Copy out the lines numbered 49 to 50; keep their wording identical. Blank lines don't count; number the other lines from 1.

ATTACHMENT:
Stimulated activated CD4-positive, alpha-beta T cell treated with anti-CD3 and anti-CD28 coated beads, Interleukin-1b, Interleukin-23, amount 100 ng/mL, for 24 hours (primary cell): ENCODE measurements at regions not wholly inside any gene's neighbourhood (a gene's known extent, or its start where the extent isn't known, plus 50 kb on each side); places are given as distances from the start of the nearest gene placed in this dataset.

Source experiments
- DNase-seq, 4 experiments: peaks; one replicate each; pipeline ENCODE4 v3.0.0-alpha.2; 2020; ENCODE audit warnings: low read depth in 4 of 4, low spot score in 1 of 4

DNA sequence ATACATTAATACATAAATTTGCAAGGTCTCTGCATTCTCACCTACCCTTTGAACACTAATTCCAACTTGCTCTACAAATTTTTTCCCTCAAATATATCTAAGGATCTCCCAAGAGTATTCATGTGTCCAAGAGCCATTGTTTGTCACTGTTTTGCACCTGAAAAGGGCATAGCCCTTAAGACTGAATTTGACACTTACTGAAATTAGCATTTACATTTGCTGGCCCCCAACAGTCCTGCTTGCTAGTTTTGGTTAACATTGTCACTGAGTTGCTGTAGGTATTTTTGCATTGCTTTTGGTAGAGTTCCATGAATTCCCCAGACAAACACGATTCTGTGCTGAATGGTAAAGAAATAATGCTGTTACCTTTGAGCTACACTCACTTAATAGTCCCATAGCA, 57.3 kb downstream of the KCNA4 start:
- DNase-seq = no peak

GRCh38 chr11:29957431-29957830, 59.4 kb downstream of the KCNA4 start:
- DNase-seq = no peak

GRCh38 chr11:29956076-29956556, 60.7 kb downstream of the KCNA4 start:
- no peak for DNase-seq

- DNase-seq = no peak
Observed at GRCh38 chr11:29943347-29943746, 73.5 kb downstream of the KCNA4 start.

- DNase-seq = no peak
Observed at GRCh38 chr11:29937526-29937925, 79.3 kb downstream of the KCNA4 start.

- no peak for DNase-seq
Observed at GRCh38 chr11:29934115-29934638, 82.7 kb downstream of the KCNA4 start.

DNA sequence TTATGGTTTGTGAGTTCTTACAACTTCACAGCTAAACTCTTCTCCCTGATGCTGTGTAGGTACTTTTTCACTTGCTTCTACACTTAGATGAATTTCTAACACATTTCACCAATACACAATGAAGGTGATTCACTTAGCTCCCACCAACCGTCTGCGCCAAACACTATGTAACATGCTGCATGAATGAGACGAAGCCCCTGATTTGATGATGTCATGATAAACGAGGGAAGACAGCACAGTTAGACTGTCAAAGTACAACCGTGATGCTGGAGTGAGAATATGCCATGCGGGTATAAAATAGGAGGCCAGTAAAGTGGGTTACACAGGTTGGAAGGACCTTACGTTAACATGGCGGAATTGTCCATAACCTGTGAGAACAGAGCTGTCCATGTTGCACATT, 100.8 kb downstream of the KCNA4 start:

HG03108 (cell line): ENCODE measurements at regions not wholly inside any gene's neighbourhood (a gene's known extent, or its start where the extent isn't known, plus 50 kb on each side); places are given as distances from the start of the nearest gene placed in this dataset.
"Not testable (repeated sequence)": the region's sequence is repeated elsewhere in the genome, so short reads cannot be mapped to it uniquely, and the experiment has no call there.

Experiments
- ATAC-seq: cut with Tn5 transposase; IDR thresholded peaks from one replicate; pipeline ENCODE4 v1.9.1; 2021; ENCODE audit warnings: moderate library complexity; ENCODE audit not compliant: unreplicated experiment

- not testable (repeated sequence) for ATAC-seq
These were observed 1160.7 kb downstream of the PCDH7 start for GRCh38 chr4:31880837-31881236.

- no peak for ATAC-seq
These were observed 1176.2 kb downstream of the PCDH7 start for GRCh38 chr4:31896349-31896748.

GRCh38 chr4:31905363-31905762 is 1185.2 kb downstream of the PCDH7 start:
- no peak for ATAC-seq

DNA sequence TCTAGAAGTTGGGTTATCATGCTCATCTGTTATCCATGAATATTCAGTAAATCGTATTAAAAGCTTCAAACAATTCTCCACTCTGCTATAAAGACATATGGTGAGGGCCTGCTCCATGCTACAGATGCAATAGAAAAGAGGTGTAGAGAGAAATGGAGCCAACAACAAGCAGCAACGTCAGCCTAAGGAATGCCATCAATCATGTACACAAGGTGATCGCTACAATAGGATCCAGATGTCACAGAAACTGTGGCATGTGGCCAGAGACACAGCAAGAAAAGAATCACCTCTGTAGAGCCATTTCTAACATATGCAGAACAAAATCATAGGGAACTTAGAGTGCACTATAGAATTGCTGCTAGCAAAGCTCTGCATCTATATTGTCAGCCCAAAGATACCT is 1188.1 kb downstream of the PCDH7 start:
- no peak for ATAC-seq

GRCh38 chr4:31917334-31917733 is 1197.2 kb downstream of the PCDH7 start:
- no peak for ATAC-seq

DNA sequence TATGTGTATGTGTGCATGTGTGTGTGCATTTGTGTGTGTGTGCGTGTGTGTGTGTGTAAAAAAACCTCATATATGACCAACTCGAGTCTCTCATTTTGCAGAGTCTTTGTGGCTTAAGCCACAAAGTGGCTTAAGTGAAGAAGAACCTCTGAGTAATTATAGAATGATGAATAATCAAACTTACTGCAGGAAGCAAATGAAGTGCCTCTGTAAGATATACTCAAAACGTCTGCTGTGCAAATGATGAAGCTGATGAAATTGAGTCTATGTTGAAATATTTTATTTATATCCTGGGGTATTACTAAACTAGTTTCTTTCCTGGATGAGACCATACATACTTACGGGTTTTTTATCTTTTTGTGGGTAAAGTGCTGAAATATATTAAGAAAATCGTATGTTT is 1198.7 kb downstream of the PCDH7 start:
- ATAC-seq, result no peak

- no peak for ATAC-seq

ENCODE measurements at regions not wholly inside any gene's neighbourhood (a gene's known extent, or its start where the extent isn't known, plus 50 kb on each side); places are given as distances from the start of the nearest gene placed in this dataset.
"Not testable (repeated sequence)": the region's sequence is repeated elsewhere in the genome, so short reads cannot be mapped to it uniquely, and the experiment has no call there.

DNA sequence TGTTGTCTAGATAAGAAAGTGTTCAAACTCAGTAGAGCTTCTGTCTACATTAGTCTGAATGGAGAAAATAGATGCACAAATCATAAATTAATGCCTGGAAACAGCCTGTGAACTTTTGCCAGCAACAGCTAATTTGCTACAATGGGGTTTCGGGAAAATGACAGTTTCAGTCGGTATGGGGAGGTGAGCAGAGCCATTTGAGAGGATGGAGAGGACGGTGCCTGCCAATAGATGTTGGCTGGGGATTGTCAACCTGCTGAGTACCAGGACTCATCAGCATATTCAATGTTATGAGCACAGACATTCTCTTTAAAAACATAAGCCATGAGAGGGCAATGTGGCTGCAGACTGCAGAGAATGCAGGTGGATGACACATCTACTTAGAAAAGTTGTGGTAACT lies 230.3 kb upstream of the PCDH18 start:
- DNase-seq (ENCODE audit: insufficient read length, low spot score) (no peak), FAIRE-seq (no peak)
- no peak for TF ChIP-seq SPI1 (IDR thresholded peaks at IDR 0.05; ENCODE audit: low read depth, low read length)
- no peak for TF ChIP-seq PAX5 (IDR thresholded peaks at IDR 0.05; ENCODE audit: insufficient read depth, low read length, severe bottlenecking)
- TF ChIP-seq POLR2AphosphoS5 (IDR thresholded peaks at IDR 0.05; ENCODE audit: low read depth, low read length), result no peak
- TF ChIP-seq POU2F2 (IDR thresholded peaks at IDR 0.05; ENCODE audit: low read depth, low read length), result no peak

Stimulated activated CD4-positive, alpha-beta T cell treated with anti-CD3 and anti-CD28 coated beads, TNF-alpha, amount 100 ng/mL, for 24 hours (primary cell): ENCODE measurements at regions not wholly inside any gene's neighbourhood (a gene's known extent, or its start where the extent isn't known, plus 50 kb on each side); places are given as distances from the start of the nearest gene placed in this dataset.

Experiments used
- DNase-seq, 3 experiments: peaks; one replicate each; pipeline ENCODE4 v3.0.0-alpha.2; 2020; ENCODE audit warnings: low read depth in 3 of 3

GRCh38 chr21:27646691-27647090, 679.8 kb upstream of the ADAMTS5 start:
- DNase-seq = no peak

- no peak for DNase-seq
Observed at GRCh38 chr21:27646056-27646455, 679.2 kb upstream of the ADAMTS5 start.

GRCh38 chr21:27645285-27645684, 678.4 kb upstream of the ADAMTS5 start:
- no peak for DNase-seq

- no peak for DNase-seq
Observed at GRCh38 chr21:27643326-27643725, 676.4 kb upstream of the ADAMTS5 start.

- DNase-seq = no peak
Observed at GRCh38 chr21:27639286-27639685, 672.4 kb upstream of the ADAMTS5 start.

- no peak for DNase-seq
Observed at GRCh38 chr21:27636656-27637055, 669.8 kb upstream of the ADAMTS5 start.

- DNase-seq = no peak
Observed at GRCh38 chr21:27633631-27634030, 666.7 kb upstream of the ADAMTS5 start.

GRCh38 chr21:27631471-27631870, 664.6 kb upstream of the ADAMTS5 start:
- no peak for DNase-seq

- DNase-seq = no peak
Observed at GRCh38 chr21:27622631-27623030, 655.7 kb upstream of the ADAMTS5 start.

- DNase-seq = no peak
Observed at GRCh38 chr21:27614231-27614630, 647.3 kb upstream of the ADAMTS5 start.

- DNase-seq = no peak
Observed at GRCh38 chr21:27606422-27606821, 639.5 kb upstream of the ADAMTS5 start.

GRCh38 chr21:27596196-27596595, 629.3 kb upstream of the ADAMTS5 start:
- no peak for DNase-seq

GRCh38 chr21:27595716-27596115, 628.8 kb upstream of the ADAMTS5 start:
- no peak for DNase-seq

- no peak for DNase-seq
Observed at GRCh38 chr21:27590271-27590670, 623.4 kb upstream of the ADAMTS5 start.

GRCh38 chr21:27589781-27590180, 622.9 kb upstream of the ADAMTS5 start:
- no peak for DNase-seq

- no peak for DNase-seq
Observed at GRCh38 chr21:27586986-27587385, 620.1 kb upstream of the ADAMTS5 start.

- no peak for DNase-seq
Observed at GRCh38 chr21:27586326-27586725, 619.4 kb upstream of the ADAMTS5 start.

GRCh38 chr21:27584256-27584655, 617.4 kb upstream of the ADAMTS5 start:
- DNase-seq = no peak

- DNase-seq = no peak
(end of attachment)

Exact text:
GRCh38 chr21:27645285-27645684, 678.4 kb upstream of the ADAMTS5 start:
- no peak for DNase-seq